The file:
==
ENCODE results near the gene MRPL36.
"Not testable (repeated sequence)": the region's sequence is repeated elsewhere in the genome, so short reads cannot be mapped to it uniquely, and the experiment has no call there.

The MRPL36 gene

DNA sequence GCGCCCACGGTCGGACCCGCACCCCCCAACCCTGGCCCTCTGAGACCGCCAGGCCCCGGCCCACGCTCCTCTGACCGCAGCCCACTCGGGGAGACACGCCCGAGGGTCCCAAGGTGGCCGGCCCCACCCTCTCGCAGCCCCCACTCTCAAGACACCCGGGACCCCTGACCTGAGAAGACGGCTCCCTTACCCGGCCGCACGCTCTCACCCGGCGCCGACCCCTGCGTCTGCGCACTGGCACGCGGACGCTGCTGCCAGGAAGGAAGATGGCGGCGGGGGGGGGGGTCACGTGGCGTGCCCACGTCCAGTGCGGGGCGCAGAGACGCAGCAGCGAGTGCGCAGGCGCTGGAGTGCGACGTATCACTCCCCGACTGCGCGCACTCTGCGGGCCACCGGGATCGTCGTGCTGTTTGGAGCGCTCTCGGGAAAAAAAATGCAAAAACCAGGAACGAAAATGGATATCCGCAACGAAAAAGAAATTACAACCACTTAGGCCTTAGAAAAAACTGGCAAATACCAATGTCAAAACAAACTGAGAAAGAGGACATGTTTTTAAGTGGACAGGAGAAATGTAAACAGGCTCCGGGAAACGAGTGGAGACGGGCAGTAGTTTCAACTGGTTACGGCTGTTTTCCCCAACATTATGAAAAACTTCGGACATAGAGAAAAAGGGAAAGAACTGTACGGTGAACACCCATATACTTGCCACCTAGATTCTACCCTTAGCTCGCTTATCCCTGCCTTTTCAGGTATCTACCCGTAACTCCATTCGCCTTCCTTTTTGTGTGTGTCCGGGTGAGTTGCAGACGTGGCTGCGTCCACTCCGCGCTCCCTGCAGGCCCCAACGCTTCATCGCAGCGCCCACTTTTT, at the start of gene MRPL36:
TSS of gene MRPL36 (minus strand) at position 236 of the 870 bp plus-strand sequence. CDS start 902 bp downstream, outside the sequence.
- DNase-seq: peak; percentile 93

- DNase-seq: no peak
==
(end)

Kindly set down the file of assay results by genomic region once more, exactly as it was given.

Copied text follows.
ENCODE results near the gene MRPL36.
"Not testable (repeated sequence)": the region's sequence is repeated elsewhere in the genome, so short reads cannot be mapped to it uniquely, and the experiment has no call there.

The MRPL36 gene

DNA sequence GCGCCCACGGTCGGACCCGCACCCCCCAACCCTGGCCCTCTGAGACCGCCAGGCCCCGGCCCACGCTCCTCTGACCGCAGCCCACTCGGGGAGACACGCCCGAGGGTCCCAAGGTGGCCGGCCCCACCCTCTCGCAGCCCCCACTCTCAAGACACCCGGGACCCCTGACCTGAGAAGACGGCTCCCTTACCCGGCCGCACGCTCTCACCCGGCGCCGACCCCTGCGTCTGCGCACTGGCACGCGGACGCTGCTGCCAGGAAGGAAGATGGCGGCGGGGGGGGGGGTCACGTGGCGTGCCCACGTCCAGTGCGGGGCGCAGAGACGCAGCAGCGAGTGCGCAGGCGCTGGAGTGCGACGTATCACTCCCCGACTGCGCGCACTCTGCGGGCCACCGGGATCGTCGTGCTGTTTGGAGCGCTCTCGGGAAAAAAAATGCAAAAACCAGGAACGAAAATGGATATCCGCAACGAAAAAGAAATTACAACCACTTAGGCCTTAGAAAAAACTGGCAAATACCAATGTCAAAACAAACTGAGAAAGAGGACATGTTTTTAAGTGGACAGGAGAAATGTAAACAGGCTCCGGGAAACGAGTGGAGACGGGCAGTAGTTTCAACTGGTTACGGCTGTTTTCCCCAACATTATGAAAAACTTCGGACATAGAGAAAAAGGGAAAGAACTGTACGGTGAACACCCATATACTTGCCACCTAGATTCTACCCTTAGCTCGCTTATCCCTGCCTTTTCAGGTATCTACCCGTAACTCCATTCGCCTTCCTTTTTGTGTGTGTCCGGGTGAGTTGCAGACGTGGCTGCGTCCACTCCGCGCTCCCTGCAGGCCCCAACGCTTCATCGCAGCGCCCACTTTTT, at the start of gene MRPL36:
TSS of gene MRPL36 (minus strand) at position 236 of the 870 bp plus-strand sequence. CDS start 902 bp downstream, outside the sequence.
- DNase-seq: peak; percentile 93

- DNase-seq: no peak